Total population 15 years and over by legal marital status - 100% Data


Total number of occupied private dwellings by structural type of dwelling - 100% Data


    Single-detached house


    Semi-detached house


    Row house


    Apartment, detached duplex


    Apartment, building that has five or more storeys


    Apartment, building that has fewer than five storeys


    Other single-attached house


    Movable dwelling


Total number of private households by household size - 100% Data


    1 person


    2 persons


    3 persons


    4-5 persons


    6 or more persons


DA Unique Identifier (use to join to boundary layer)




According to the 2001 Census, the District of Ucluelet has a population of 1560 persons and 650 private households according to the 2001 Canadian Census.  This population is distributed between the three dissemination areas.  However, only DA15 and DA16 are used in this analysis due to discrepancies in the timing of the data.   The TRIM data is outdated compared to the 2001 Census data and therefore does not include a new settlement in DA17 which has an attributed population in the census data. 

Ucluelet population, 2001

The census data was used to create a probability mass function (pmf) to describe the population distribution with regards to household sizes and dwelling types, as well as cumulative probability distribution functions (cdf). 

 Population distributions


The cumulative probability functions were employed to randomly apply a type and occupancy to the building points and arcs in the TRIM data using a random number generator.  Fields were added to the attribute tables of the buildings (points and arcs) to denote a type of building and occupancy for each residential building.  The options for building type were single-detached home, duplex (2 dwellings per building), row home (5 dwellings per building), moveable home and apartment building (average of 10 dwellings per building).   The total population for each DA was conserved. Moveable homes were applied to the building data within the trailer park boundary then the distributions were applied randomly to the remaining buildings to create a community population distribution.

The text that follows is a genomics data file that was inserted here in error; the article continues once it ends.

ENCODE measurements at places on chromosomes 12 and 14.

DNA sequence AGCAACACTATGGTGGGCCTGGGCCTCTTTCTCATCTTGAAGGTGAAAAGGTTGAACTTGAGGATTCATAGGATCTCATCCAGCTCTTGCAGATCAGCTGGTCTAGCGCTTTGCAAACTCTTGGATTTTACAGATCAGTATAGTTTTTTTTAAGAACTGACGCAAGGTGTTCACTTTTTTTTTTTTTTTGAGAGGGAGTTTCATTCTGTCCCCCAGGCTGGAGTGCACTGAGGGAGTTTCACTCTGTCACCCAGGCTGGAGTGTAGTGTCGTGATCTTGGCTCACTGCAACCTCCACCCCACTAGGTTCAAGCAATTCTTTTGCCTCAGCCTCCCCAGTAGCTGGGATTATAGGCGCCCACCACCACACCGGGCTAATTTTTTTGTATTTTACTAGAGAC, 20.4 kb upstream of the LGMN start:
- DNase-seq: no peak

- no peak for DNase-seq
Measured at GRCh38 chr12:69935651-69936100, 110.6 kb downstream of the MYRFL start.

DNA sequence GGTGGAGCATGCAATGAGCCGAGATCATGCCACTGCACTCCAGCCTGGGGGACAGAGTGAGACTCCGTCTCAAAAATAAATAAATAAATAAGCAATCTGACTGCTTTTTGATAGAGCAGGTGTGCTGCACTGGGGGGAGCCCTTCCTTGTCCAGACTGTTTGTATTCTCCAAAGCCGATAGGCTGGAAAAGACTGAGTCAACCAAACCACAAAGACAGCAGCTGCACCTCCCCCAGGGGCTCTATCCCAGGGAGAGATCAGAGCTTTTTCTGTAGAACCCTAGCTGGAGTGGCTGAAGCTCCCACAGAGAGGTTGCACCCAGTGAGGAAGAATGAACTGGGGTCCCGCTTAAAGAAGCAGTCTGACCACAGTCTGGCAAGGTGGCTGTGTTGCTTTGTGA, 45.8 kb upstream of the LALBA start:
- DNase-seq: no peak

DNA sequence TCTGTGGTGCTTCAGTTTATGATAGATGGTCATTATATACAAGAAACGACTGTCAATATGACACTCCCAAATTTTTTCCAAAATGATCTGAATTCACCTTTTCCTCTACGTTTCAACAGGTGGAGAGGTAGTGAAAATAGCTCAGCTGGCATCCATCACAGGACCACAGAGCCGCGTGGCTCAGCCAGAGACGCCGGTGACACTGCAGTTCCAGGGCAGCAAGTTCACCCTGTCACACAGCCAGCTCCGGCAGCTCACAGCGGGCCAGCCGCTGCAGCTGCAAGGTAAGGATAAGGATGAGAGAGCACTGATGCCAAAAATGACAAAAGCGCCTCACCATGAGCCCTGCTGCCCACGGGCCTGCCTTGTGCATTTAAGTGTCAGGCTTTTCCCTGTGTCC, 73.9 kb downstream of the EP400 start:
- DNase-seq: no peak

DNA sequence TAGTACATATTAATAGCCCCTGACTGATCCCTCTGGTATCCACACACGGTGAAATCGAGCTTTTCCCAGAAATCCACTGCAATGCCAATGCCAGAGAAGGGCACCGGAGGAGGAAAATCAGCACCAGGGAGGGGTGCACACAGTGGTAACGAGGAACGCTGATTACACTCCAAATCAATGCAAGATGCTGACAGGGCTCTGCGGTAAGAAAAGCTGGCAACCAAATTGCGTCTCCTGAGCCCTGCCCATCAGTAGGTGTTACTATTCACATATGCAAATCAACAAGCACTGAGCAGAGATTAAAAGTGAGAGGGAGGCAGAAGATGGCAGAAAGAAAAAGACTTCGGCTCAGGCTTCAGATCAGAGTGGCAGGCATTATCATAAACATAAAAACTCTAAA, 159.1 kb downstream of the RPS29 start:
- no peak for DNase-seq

In order to determine the infrastructure damage, the dwelling types were grouped according to structure type:  single detached homes, duplexes and row homes were grouped together as typical family houses (ie. most likely timber construction) as these types of dwellings were assumed to react the in a similar way to the flood wave; moveable homes were categorized to be the least resistant to a flood wave while apartment buildings were assumed to withstand water and protect occupants the most from the flood wave. 

Residential Buildings


The damage zones were based on these assumptions:  moveable homes would be destroyed if the flood wave was greater than 2 meters above the groud, typical family homes would be destroyed if the flood wave was greater than 3 meters and apartment buildings would be destroyed if the floodwaters were higher than 5 meters.  It was assumed that if the building is destroyed by the floodwaters, the persons inside would perish.  This type of analysis represents the scenario of the tsunami occurring at “3 am” while everyone is asleep in bed and receives no warning to evacuate.  This is assumed to represent the worst case scenario for a loss of life estimate. 


Once the residential buildings were established with a specific type and occupancy, the damage zone polygons were used as boundaries to select and identify the destroyed structures.  These destroyed structures were then exported as a separate shapefile to represent the infrastructure destroyed by a 20 meter tsunami wave.  The sum of the occupancies of the destroyed homes provides the estimated lives lost due to the flooding.